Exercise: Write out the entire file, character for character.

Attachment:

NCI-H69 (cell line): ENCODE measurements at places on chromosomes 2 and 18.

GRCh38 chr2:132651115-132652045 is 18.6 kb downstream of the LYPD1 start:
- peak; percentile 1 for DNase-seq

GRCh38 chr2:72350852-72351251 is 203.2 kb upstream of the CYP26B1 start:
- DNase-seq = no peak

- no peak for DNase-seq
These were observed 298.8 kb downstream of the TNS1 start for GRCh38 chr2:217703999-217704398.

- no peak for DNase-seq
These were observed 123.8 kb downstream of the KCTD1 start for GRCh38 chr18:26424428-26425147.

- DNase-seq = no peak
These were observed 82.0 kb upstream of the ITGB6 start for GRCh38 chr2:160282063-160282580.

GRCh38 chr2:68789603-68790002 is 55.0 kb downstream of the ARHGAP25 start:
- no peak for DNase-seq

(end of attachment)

NCI-H69 (cell line): ENCODE measurements at places on chromosomes 2 and 18.

GRCh38 chr2:132651115-132652045 is 18.6 kb downstream of the LYPD1 start:
- peak; percentile 1 for DNase-seq

GRCh38 chr2:72350852-72351251 is 203.2 kb upstream of the CYP26B1 start:
- DNase-seq = no peak

- no peak for DNase-seq
These were observed 298.8 kb downstream of the TNS1 start for GRCh38 chr2:217703999-217704398.

- no peak for DNase-seq
These were observed 123.8 kb downstream of the KCTD1 start for GRCh38 chr18:26424428-26425147.

- DNase-seq = no peak
These were observed 82.0 kb upstream of the ITGB6 start for GRCh38 chr2:160282063-160282580.

GRCh38 chr2:68789603-68790002 is 55.0 kb downstream of the ARHGAP25 start:
- no peak for DNase-seq